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Re: Aboriginal people in Canada and the courts

Jamie and I had, in the not-too-distant past, a disagreement over whether or not the Supreme Court of Canada (in its contemporary form) is an ally of justice when it comes to aboriginal people in Canada. Indeed, based on Monday’s post, it would be hard to make the case that Canada’s court systems are anything other than the most hypocritical arms of a white supremacist system, garbed as they are in the clothing (both figurative and literal) of justice. Any court that doesn’t recognize Canada’s current system of legislated inequality and discrimination when it comes to aboriginal sovereignty and the recognition of Treaty rights cannot really lay much claim to the title of ‘Supreme’.

That being said, I understand (perhaps better than Jamie, perhaps only differently from him) the Constitutional limitations of the court. It is the duty of Parliament, and not the courts, to create legislation, and most judges are quite loath to overturn the will of the elected government* unless there is an extremely compelling reason to do so – i.e., the law violates the Charter rights of Canadians. Judges are also bound to interpret the law according to the way it was interpreted by previous courts, making it a dispositionally conservative entity.

All that being said, as I pointed out before, the Court has made some recent decisions that I support. Decisions that I believe reflect a progressive sense of justice, and a decision-making process that prioritizes harm reduction over tradition, and attempts to balance maximum freedom with the greater good. Of course if I’m happy, that means that there are a lot of people on the political right who probably hate every single Justice, but that’s rather beside the point.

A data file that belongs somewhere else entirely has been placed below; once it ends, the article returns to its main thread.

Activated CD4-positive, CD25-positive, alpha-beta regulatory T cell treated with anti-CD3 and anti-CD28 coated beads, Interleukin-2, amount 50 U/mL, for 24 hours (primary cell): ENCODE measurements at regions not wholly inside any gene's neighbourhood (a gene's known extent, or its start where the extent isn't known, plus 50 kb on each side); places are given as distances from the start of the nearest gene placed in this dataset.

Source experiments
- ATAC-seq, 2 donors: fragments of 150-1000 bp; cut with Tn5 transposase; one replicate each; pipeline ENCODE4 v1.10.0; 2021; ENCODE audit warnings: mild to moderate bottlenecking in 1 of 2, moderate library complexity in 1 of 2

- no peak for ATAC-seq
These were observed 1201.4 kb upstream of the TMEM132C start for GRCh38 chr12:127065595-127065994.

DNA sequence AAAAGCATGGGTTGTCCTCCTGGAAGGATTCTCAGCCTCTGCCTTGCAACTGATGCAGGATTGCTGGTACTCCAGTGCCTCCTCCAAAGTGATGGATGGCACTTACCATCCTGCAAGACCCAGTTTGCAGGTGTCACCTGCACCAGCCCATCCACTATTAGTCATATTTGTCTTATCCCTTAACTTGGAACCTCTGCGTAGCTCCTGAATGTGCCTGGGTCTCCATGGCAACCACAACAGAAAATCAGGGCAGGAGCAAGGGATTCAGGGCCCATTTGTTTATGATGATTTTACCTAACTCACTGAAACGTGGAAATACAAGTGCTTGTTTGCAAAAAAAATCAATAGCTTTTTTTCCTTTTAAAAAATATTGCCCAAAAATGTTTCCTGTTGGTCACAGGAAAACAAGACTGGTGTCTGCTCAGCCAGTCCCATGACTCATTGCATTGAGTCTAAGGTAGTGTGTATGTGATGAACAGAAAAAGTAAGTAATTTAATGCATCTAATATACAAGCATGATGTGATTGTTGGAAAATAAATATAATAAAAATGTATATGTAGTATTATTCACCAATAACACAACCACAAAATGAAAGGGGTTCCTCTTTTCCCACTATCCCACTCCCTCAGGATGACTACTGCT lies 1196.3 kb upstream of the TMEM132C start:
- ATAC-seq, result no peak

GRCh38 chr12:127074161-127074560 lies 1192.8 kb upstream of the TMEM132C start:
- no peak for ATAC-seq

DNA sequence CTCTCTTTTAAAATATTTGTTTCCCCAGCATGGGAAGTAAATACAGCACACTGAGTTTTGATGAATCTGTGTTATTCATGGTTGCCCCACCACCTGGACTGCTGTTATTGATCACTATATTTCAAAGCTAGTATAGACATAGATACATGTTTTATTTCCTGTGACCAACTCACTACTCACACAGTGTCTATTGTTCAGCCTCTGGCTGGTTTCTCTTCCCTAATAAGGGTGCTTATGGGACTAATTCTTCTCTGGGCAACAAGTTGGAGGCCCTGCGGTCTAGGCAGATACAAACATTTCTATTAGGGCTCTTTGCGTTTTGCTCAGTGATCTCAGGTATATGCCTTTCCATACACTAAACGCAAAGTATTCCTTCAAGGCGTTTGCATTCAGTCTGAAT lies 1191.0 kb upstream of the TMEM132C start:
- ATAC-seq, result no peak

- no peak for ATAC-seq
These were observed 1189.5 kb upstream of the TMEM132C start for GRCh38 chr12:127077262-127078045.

What was the point again? Oh right… Canada’s courts aren’t completely awful:

The federal government is obliged to turn over its archival records on Indian residential schools to the Truth and Reconciliation Commission, an Ontario court decided Thursday. In his decision, Justice Stephen Goudge said the obligation to provide the materials is clear from the settlement agreement that established the commission.

“The plain meaning of the language is straightforward,” Goudge said. “It is to provide all relevant documents to the TRC.” The decision comes in an increasingly acrimonious dispute between Ottawa and the commission over millions of government documents the commission says it needs to fulfil its core mandate.

For those of you not familiar with Canada’s residential schools, they were part of an intentional program of genocide by the Canadian government and (who else?) the Church to disrupt and destroy aboriginal culture, family structure, and First Nations identities in general. As one might expect when powerless children are forced into schools with little oversight save the chaste and benevolent hand of religious authorities, rape and other forms of physical and psychological abuse ran rampant through residential schools. It is possibly the darkest chapter in a history full of fairly gruesome moments – a history we are just now beginning to contend with.

The provincial court of Ontario has made it clear that the federal government cannot address this problem through half-measures and obfuscation, nor can they beg poverty as justification for failing to provide the documents they are legally obligated to provide. Now this is a provincial case, meaning that there are still opportunities to appeal (a decision the government has not made publicly yet, and one it would be smart to avoid in light of ongoing First Nations activism), so this story isn’t completely told yet, but it’s a good sign.